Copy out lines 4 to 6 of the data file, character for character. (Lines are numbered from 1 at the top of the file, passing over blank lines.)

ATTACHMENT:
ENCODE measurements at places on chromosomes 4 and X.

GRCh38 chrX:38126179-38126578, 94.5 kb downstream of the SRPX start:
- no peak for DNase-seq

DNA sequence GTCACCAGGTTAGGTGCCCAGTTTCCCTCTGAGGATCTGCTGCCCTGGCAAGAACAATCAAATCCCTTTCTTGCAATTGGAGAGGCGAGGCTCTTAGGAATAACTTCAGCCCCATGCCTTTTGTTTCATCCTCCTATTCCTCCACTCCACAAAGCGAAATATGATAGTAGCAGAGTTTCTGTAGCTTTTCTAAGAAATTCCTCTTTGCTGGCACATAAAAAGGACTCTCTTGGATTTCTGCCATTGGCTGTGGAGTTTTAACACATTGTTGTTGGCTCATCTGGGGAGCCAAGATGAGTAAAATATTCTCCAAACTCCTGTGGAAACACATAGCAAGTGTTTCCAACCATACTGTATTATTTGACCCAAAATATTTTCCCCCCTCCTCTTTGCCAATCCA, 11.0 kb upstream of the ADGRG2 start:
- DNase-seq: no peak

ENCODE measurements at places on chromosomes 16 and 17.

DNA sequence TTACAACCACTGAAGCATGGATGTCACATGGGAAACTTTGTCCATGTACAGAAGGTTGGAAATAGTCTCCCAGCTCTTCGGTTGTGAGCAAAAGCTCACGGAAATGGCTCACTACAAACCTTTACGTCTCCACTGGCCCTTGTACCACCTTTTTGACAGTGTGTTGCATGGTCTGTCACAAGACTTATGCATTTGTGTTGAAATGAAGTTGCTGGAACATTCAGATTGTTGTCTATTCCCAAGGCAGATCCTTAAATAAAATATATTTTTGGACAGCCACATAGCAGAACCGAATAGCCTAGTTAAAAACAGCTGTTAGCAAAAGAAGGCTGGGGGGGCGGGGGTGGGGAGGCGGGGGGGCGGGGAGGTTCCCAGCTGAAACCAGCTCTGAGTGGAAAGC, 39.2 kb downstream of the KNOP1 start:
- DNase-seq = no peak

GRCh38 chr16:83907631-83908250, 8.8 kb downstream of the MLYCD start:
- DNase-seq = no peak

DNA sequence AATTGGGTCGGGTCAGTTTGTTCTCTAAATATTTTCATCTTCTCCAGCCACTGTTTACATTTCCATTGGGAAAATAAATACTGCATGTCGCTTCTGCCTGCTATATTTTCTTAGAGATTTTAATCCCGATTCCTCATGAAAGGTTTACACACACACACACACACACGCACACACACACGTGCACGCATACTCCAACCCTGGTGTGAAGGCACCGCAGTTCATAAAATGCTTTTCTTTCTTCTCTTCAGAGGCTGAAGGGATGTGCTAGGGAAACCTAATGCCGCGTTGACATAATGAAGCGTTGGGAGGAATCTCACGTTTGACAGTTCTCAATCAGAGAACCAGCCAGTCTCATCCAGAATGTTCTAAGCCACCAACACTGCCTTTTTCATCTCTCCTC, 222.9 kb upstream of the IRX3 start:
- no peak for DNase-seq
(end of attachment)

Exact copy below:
DNA sequence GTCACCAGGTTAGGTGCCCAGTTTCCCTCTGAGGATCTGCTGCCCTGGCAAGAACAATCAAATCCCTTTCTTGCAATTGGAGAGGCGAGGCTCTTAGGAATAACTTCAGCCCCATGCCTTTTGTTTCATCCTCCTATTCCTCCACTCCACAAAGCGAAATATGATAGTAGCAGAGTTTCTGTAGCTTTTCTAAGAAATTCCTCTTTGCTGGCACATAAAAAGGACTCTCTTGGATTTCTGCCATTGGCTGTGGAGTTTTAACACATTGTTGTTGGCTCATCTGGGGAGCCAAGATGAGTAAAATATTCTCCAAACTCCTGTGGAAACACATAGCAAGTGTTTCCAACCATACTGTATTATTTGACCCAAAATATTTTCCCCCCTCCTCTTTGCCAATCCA, 11.0 kb upstream of the ADGRG2 start:
- DNase-seq: no peak

ENCODE measurements at places on chromosomes 16 and 17.